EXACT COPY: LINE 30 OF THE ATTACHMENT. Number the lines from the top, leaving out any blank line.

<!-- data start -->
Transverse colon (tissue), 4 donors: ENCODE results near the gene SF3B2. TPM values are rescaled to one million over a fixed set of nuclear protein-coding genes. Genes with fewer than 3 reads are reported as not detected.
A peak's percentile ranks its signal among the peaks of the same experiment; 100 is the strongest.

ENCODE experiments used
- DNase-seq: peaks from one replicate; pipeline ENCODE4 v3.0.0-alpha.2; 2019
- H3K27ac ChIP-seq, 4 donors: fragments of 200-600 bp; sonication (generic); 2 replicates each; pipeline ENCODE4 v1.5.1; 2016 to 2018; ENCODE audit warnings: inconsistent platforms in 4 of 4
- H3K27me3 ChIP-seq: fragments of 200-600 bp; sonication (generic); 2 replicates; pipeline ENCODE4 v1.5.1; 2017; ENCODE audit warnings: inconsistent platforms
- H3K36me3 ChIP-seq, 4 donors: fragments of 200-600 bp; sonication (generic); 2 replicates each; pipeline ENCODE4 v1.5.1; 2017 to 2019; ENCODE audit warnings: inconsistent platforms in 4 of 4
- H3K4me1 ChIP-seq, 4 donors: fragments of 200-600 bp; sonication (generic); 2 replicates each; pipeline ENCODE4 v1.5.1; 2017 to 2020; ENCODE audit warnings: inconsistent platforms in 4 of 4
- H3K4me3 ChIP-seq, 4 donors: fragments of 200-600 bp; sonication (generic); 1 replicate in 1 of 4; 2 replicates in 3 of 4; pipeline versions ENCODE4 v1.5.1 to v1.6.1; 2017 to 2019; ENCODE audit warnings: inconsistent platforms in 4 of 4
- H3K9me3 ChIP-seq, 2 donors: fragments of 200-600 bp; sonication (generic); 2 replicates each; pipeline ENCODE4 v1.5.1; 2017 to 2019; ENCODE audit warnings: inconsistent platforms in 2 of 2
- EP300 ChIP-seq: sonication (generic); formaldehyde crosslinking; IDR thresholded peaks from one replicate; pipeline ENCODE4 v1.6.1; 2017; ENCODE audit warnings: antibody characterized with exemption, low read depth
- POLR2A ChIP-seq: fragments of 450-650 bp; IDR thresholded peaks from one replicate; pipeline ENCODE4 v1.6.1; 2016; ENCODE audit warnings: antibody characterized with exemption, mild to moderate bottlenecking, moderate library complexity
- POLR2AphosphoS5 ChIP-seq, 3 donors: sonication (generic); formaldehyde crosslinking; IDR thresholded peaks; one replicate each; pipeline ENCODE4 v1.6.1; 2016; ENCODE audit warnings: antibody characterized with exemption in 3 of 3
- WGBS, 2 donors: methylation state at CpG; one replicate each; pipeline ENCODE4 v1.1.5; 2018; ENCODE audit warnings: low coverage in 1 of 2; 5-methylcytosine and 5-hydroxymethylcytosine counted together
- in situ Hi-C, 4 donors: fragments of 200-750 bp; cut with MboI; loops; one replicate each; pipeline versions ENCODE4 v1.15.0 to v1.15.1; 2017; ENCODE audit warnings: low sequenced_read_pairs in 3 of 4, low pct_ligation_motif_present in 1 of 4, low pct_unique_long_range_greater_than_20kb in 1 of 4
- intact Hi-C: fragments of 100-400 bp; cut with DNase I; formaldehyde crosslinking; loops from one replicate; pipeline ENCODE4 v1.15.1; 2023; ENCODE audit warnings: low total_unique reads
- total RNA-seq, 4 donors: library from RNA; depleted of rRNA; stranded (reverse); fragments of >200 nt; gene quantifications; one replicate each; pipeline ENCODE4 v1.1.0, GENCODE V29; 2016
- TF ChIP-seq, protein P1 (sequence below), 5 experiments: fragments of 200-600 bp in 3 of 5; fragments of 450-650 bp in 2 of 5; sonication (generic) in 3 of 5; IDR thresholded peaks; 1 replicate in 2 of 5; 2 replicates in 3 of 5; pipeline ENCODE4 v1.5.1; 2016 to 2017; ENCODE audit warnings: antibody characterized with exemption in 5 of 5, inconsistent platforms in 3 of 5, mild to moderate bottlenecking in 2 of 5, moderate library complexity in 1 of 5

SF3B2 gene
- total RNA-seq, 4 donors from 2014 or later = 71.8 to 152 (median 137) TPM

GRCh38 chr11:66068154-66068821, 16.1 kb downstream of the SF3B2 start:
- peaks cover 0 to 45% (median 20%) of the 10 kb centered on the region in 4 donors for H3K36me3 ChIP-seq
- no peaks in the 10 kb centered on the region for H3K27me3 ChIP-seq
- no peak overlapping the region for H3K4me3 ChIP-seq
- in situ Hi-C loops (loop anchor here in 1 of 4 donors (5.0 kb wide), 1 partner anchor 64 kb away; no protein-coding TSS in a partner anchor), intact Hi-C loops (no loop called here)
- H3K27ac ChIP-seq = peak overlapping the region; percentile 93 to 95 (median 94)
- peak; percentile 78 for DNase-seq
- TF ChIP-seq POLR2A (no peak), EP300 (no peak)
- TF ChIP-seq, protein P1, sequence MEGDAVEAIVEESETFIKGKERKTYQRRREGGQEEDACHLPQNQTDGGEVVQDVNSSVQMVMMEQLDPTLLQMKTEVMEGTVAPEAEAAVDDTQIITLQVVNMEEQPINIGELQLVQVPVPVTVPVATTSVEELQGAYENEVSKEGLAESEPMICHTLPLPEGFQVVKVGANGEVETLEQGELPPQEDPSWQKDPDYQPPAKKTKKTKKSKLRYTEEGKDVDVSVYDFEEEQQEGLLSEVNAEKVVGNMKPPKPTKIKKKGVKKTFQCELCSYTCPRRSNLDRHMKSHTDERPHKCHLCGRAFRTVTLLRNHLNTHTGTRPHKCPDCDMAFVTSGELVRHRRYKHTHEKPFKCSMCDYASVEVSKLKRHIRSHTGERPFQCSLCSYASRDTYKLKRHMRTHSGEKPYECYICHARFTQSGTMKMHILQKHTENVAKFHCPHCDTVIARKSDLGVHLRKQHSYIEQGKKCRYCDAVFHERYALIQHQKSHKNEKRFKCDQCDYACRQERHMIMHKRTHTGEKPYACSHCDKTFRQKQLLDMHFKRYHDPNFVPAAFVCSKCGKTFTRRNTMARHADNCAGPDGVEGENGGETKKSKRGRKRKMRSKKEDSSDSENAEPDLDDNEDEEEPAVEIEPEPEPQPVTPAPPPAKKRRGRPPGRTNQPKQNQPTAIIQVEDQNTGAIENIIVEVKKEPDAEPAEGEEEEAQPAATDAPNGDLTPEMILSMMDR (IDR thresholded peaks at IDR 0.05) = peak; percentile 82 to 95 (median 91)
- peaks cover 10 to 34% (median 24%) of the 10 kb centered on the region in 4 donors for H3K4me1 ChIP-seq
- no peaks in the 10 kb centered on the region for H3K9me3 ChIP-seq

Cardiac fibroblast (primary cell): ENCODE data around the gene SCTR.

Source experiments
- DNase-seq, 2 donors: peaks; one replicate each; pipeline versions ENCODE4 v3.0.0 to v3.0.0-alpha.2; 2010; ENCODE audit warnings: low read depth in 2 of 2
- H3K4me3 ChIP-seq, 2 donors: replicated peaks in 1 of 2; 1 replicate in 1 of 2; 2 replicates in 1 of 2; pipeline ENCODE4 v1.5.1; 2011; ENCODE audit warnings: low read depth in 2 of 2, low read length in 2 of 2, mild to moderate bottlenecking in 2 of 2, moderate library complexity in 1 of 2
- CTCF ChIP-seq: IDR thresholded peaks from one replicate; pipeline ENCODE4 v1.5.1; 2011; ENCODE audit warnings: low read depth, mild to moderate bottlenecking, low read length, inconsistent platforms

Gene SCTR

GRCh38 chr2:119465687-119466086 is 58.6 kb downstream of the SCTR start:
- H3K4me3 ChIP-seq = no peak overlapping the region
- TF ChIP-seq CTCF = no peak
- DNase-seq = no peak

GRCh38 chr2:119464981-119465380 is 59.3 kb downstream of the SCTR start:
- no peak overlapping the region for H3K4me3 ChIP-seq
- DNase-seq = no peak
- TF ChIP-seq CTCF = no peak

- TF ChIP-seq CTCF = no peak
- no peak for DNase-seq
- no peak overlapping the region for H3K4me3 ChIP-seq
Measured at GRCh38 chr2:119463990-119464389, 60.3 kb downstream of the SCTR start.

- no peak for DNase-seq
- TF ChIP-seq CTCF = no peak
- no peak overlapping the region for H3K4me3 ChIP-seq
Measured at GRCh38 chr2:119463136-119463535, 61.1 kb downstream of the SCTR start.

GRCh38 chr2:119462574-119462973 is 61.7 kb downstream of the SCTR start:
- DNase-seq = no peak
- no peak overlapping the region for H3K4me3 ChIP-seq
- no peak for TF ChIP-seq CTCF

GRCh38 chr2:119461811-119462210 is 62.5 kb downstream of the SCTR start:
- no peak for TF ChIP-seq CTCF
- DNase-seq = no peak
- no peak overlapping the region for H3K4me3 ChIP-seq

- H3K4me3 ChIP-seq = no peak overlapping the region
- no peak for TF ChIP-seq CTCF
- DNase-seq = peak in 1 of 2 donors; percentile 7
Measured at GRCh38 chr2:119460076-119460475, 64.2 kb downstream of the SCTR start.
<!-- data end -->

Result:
- peaks cover 10 to 34% (median 24%) of the 10 kb centered on the region in 4 donors for H3K4me1 ChIP-seq